"I DO NOT BELIEVE I COULD GUESS. THE POSSIBILITIES ARE NIGH UNTO ENDLESS. YOU SAID HIS NAME WAS MARVIN HAMBURGER, SO PERHAPS HIS EMPLOY WAS AT AN ABATTOIR OR BEEF PROCE—"
Tichy held up a hand, still grinning. "See, the shed was in a place where no one could find it. And Marvin Hamburger," Tichy arched his eyebrows, "he comes in wearing a fancy blue uniform," Tichy rotated his hand, in the suggestion of moving along, "You get it yet?"
I nodded. "CLEARLY, HE WORKED AT A PLACE WHERE ONE WEARS BLUE UNIFORMS. AND HAS SHEDS. PERHAPS A HOSP-"
"Alcatraz!" Tichy spat, "It's on Alcatraz, you bozo!"
Tichy's face was red. Perhaps that was the submarine's unique lighting. Perhaps it was exasperation at his inability to provide a sufficient guessing game. Perhaps it was hypertension caused by his obesity, diet and alcoholism. I regarded him coolly while I considered these options.
"We need to get there before these yahoos with the robes." He ran a hand through his lank, greasy hair and found it stuck there, ensnarled. "And what kind of religious cult has a submarine, anyways?"
"ONE WHO PLANS TO ROB AL CATRAZ, I PRESUME. THIS MR. CATRAZ, HE IS A RELATIVE OF MR. AL CAPONE, YES? I BELIEVE COUSIN ALBERT—" I paused, finally feeling realization sink into my psyche, "SO MANY ALBERTS," I marveled, "WHAT IS THE LIKELIHOOD!" Tichy was unreplying, and so I backtracked to my earlier thread, "COUSIN ALBERT HAS TOLD ME OF THIS AL CATRAZ, OF HIS EXPLOITS. THEY SAY THIS MAN—UNLIKE ALL OTHERS—TRULY IS AN ISLAND. THEY SAY HE HOLDS SWAY OVER HUNDREDS OF HARDENED CRIMINALS. THEY SAY HE HAS HIS OWN PRIVATE POLICE FORCE. AND," I paused for dramatic effect, leaning close to Tichy's sweat-frosted face, "THEY SAY HE IS SURROUNDED BY SHARKS."
Tichy gawped at me, mouth hanging askew. Clearly he was impressed by my hard-earned knowledge of this formidable adversary who possessed the precious chapeau. He shook himself. "Yeah. That's it exactly, Squiddy. So we got to be real quiet-like when we rob his shed of oddities. Real. Quiet."
I nodded and turned down my vocal amplifier. We were imprisoned in what appeared to be a storage room of the submersible. Stacks of crates and canisters and bales of rope nestled us. Opening a wooden crate I located lubricating oil, which I dumped about my suit's mechanical limbs.
"First thing is first: We need to get out of this sub." Tichy pressed his ear against the hull and grinned. "Once, I was working the Case of the Woman Who Lived on the Bottom of the Sea. Probably best not to go into details, but on that one, I picked up a knack for differentiating depths based on the sound of the hull of a ship." He rummaged through the crates, locating diving gear. "We're very near the surface."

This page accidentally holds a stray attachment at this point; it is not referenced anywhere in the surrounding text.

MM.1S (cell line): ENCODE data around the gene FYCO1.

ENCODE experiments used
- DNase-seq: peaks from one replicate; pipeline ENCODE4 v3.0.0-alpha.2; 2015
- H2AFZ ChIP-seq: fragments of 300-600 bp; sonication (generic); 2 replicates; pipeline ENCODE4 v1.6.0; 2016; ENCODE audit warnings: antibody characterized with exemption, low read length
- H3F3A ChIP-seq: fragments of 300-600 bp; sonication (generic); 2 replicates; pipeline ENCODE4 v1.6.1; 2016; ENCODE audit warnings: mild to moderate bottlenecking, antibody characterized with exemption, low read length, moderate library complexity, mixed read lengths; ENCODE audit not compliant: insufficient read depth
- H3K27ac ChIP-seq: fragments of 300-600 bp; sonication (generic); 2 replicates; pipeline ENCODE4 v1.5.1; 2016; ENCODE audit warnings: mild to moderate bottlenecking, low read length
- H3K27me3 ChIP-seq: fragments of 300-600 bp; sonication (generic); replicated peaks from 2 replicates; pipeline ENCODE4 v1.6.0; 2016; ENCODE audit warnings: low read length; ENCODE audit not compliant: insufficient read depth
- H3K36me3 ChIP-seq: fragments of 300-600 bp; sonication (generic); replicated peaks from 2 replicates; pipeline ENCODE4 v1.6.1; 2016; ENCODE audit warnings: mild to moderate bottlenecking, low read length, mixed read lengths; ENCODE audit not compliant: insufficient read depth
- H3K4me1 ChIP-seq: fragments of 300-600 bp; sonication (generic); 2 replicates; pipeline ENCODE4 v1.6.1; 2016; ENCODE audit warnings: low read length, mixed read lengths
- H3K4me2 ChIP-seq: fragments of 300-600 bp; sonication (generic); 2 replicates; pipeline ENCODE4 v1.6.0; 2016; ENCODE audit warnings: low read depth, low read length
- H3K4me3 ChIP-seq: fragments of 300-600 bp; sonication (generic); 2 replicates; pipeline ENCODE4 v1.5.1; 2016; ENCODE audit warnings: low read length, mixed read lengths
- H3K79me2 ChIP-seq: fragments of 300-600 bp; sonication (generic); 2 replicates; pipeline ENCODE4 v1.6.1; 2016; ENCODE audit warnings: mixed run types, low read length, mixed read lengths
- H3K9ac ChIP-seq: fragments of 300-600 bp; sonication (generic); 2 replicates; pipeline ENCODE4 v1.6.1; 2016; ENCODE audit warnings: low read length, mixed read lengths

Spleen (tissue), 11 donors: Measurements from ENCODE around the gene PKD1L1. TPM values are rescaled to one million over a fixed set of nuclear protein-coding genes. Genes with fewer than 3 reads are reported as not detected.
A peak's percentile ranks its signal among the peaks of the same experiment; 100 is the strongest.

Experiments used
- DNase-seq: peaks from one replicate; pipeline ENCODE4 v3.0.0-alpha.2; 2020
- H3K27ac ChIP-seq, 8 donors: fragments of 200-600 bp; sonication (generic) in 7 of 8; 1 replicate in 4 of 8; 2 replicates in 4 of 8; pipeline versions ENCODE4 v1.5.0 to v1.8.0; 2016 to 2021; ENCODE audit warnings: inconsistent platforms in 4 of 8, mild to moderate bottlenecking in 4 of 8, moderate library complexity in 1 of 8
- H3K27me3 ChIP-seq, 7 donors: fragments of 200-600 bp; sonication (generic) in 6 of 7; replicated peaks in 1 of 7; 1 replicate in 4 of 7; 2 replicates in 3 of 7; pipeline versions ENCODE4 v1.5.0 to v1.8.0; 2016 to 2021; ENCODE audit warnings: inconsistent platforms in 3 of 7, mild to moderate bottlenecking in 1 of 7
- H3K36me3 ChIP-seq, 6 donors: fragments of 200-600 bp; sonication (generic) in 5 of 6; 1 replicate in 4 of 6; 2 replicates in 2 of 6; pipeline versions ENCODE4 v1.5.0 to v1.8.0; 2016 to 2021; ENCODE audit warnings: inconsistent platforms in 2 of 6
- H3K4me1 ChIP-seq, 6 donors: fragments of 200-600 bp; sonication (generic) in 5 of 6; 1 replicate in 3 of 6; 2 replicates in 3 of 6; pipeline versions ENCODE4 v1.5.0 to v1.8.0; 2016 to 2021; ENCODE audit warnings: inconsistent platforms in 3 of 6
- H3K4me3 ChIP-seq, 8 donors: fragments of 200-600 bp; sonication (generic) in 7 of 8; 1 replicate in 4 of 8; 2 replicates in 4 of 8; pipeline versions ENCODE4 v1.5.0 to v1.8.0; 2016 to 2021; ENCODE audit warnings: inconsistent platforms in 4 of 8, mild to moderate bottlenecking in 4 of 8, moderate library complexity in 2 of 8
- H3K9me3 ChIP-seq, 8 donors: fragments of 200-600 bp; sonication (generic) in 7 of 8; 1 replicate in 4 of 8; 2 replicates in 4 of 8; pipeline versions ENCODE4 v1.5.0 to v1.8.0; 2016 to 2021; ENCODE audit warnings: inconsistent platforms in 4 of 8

"DID THAT CASE TURN OUT WELL?"
Tichy did not pause, "She paid up front."
"BUT DID IT TURN OUT WELL?"
As Tichy quickly donned his reverse version of my land-walking apparatus, and just afore he pulled on his mask, answered, "It did for me. You ready to do-do your voodoo?" I nodded, he strapped his mask tight, and I reared back on my hindmost four legs and drove my twin manipulators into a seam on the submersible's out walls; the pressure of the sea managed the rest handily. The explosive decompression hurled us from the vehicle and we found ourselves on the rocky shores of Al Catraz's island fortress. A shed stood humbly nearby.
Tichy removed his self-contained underwater breather apparatus and glanced back at the sinking submersible. "We shoulda grabbed that key and the doorknob. The guard, Marvin Hamburger, said we'd need them to get into the shed."
"I CAN RETRIEVE THEM FROM THE OCEAN FLOOR AFTER THE SHARKS, THE WATER AND THE PRESSURE HAVE MERCILESSLY DEALT WITH OUT BE-ROBED CAPTORS." I strode toward the shed and tested its walls. My manipulator easily tore aside the wood revealing a deep shaft piercing the island. "BESTRIDE ME, DETECTIVE. WE SHALL CLAMBER SPIDER-LIKE INTO THIS HOLE AND PERHAPS THIS HAT AWAITS US."
The rotund man climbed atop the rear of my chassis and whimpered as I lowered us into the darkness. The hole was far deeper than I thought possible given we were already at the sea's own level. After a controlled plunge of slightly less than one hundred feet, my arms gouging great furrows in the shaft's walls, raining dirt and rocks and insects upon Tichy, we met the bottom like lovers in an airport.